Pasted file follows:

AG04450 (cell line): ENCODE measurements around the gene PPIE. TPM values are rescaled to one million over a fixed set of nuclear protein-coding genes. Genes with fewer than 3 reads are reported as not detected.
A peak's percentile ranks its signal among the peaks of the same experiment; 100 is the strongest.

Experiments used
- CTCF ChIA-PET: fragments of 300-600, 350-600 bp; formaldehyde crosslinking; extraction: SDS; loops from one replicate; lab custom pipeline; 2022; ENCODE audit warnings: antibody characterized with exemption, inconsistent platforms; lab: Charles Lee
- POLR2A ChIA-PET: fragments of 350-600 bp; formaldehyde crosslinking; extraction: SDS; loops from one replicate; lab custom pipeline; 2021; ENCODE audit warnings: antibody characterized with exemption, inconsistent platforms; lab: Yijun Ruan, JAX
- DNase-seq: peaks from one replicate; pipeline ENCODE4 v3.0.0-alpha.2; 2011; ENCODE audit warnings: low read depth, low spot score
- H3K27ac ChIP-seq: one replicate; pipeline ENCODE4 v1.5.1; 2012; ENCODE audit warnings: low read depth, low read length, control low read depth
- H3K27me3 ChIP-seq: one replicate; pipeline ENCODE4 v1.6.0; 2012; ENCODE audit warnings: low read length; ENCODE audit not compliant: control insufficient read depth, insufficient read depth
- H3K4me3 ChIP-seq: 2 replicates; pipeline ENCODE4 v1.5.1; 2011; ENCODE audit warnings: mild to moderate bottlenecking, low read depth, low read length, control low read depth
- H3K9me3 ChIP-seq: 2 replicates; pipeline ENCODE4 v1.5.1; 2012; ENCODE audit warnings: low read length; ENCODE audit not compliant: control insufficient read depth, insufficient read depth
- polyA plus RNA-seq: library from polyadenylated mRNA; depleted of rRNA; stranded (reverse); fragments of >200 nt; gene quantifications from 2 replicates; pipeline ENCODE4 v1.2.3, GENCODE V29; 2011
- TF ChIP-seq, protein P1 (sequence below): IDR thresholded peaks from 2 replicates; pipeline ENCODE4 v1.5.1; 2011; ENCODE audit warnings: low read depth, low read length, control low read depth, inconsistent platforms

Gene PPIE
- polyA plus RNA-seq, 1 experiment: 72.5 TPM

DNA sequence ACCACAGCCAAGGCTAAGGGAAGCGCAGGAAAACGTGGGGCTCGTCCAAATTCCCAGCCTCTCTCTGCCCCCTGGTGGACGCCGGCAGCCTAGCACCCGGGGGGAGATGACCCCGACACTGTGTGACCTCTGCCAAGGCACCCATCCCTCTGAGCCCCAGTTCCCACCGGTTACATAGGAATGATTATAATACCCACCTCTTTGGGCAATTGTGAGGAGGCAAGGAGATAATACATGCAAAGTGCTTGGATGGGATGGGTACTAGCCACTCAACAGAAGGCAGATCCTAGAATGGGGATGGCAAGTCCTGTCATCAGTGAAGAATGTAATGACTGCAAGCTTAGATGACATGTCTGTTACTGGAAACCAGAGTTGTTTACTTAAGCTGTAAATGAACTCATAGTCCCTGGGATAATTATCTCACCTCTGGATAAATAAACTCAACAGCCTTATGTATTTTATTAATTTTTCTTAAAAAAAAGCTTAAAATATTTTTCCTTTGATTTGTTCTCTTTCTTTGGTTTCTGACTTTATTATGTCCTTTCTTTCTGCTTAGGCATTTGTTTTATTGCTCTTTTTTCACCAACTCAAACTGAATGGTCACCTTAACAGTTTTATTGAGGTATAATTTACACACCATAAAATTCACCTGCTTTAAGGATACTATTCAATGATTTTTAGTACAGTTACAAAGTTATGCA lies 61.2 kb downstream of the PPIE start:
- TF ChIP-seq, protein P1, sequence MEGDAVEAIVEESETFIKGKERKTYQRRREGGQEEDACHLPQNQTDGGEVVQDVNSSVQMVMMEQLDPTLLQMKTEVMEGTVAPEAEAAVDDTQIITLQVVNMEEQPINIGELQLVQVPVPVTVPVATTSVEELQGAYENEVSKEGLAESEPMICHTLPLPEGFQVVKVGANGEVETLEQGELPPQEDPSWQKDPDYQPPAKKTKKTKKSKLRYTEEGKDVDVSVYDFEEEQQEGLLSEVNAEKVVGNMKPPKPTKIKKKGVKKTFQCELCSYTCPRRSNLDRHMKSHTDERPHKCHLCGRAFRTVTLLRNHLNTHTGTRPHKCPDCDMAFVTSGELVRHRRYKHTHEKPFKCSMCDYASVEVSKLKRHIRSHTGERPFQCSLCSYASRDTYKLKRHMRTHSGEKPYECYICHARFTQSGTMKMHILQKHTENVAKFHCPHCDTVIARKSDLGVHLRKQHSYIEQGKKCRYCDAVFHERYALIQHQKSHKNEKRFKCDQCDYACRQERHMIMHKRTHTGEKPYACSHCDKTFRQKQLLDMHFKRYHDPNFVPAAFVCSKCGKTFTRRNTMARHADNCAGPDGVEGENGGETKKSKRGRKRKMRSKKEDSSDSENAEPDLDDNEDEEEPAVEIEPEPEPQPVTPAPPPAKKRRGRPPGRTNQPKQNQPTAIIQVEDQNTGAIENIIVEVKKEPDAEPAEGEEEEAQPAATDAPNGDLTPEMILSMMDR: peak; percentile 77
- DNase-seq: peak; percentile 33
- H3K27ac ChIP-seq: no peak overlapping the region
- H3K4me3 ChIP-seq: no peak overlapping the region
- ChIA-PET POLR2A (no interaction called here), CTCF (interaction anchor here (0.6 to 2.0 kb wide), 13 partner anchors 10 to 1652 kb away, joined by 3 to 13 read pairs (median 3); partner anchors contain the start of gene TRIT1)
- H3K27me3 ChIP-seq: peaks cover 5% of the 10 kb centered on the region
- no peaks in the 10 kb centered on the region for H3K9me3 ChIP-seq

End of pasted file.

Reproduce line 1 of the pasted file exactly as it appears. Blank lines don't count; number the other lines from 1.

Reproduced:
AG04450 (cell line): ENCODE measurements around the gene PPIE. TPM values are rescaled to one million over a fixed set of nuclear protein-coding genes. Genes with fewer than 3 reads are reported as not detected.